The humble iris; The poor man’s orchid
By KATHRYN DORMAN
Hello, Clinton County!
I am writing for the Express for the very first time.
I have been a Master Gardener for two years. I retired in 2016 from teaching science and math in Keystone Central School District. I am now free to play in the dirt – all the time, if I have the ambition!
I have always liked gardening of any kind – flowers, trees, vegetables, houseplants – you name it, I try to grow it. Today, I am writing about irises, my favorite flowers. They are so graceful and elegant.
I grew up “back” of Beech Creek. We only had two or three different colors of iris – all purple. I knew irises were durable, because they were among the few surviving flowers on an abandoned homestead nearby.
After growing irises on my own for about 40 years, I can also tell you that they are easy to grow. I have so much to say about irises, that my article has been divided into two parts.
The iris is a perennial that gets its name from the Greek word for rainbow, because irises come in almost all colors, and are sometimes even multicolored. Most irises will survive at least in plant hardiness zones 4-8. Clinton County is in zones 5 (Renovo) to 6b. So, pick almost any species of iris, and it will thrive here.
The genus iris is a member of the iridaceae family. About 300 species of iris have been identified. According to the USDA Forest Service, 28 species are native to the United States. Different species have adapted to different conditions. Plants range from a few inches to over three feet high and range from 1-10 inches across. Irises can be selected to have continuous flowering from April through June.
The iris is a monocot. It has one leaf emerging from the seed upon germination. This structure contains nutrients needed by the plant until it can photosynthesize.
The iris’s flower parts grow in groups of three. Three sepals, called “falls,” droop downward. Three petals, known as “standards,” are more upright. The leaves are tall and sword-shaped.
Irises either grow by producing rhizomes or bulbs. Rhizomes are underground stems that grow horizontally. Bulbs store the plant’s food during dormancy until the next growing season. Bearded, beardless, and crested irises all grow from rhizomes.
The bearded iris has a fuzzy growth running down the center of each fall. There are six different classes, based on plant size and flower shape. The dwarf varieties bloom earlier than the tall varieties. The most commonly grown bearded species is iris germanica. Bearded irises grow best in well-drained, neutral soils, in full sun. Several varieties may rebloom in the fall.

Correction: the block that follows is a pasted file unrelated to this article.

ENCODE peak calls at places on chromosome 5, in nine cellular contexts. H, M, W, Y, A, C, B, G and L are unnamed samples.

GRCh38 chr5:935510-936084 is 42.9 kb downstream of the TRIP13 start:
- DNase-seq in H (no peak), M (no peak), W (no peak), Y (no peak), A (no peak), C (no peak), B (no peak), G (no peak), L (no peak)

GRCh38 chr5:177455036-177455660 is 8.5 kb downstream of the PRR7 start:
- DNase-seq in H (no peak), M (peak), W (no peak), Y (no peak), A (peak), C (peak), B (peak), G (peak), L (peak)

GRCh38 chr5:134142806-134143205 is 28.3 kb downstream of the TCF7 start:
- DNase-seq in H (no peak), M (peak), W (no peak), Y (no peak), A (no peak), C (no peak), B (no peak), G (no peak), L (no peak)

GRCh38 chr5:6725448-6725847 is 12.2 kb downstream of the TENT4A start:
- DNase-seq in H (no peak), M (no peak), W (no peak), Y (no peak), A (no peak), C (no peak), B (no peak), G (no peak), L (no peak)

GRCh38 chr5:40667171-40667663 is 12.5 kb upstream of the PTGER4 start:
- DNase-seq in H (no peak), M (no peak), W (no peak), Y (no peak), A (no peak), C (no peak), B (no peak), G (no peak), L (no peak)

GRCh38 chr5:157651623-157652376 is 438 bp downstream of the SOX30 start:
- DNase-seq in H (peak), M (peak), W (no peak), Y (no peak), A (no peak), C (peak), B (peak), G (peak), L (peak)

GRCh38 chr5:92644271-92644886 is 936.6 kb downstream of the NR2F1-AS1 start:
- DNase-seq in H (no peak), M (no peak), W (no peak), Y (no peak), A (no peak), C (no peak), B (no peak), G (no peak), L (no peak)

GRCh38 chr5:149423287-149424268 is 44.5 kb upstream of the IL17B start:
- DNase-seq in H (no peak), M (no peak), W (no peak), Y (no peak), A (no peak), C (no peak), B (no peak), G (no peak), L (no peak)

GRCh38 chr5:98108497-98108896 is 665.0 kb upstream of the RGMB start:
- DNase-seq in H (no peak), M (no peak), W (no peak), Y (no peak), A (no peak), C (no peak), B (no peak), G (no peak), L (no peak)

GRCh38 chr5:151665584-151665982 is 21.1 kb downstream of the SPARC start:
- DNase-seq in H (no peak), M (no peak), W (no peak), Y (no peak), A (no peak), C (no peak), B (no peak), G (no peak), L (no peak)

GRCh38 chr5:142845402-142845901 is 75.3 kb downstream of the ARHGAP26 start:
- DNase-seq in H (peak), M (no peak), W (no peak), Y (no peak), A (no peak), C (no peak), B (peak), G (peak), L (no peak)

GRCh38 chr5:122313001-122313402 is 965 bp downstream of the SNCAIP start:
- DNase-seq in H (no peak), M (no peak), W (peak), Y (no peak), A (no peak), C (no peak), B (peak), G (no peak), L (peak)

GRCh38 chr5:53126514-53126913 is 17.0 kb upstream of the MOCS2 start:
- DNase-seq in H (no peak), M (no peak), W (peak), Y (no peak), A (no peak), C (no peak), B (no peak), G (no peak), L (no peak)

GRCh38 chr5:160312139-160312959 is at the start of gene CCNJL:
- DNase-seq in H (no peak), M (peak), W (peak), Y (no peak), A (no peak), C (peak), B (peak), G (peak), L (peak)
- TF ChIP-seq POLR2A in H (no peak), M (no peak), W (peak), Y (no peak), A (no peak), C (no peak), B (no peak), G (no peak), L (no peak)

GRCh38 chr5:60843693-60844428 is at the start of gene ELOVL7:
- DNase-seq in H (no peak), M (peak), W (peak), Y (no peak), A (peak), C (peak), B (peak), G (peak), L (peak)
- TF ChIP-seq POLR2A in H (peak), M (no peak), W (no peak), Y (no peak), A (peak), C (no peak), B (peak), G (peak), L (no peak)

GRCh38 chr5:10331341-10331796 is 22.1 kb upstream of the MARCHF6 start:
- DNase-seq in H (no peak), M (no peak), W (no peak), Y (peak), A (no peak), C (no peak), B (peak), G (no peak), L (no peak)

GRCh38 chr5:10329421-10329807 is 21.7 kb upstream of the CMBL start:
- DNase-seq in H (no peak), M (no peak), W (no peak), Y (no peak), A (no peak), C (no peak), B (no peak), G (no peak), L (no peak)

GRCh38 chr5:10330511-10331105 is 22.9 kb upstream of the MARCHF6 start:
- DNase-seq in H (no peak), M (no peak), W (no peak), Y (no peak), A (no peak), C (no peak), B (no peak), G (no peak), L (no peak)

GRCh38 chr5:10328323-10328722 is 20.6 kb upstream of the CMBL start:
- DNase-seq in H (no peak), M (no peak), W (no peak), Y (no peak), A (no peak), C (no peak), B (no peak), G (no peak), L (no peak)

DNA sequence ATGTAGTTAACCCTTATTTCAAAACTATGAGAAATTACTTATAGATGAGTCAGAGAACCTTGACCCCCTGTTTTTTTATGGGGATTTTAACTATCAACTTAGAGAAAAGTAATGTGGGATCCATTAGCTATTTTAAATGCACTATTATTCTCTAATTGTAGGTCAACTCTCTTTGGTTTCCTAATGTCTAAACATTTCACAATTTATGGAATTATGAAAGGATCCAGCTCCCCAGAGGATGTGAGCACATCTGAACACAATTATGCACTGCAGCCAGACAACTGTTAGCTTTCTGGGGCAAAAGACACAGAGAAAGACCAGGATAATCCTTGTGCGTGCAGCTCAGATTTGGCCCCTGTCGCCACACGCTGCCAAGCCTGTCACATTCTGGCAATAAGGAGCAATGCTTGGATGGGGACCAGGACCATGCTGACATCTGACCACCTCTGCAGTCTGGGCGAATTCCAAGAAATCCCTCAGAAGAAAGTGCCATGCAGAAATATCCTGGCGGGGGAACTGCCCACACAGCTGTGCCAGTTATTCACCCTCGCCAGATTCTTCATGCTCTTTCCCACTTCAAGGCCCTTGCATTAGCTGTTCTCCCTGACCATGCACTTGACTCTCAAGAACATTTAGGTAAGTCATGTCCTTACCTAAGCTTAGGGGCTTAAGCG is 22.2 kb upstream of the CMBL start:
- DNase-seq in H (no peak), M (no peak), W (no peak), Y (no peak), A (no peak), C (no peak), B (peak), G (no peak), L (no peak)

Beardless irises have smooth falls and thin, grasslike leaves. Plants grow 1 to 4 feet tall. Most varieties bloom in June. Japanese (I. ensata) and Siberian (I. sibirica) irises are the most commonly grown beardless species. Both prefer slightly acidic soil.
Japanese irises require adequate soil moisture. Siberian irises prefer cooler temperatures. Another beardless iris species, the native Louisiana iris, likes wet soils.
The crested iris (I. cristata), has a small raised area, or crest, on the middle of each fall. It is native to eastern United States, and likes partial shade. Crested iris leaves are short (4 to 6 inches). Colors are limited to pale blue to violet varieties. Crested irises prefer infertile, well-drained soil.
The bulbous irises include European species such as the Spanish or Dutch iris (I. xiphium) and the English iris (I. latifolia). They shed their leaves after the blooming season, becoming dormant.
Irises can be grown from seed, but it is a tricky process.
Vegetative propagation of irises can be done by dividing the rhizomes or bulbs. Divide rhizomes any time after flowering until mid-September. In bulbous irises, this should be done during dormancy (after the plants die off). If you plan on replanting, you might want to mark individual colors before flowering ends.
Water plants often enough before blooming to keep soil moist but not wet. Gently remove weeds and grass around the rhizomes.
Apply a low-nitrogen fertilizer at least a month before blooming.
Mulch should NOT be used on top of rhizomes or near leaves. They need to breathe!
Cut each flower stalk to an inch or two above the rhizome after all flowers on it have bloomed. This prevents seed pod formation, and promotes vigorous rhizome growth. Do NOT cut iris leaves! The foliage is needed to build up food reserves for the next flowering season.
In Part Two, I will tell you more about my own iris beds. I will also provide tips on what to do with irises after they bloom, and how to keep iris beds healthy and blooming profusely year after year. If space allows, I will also discuss interesting uses of irises, along with a few cautionary tales…
Kathryn Dorman is a member of the Master Gardners. She can be contacted by emailing firstname.lastname@example.org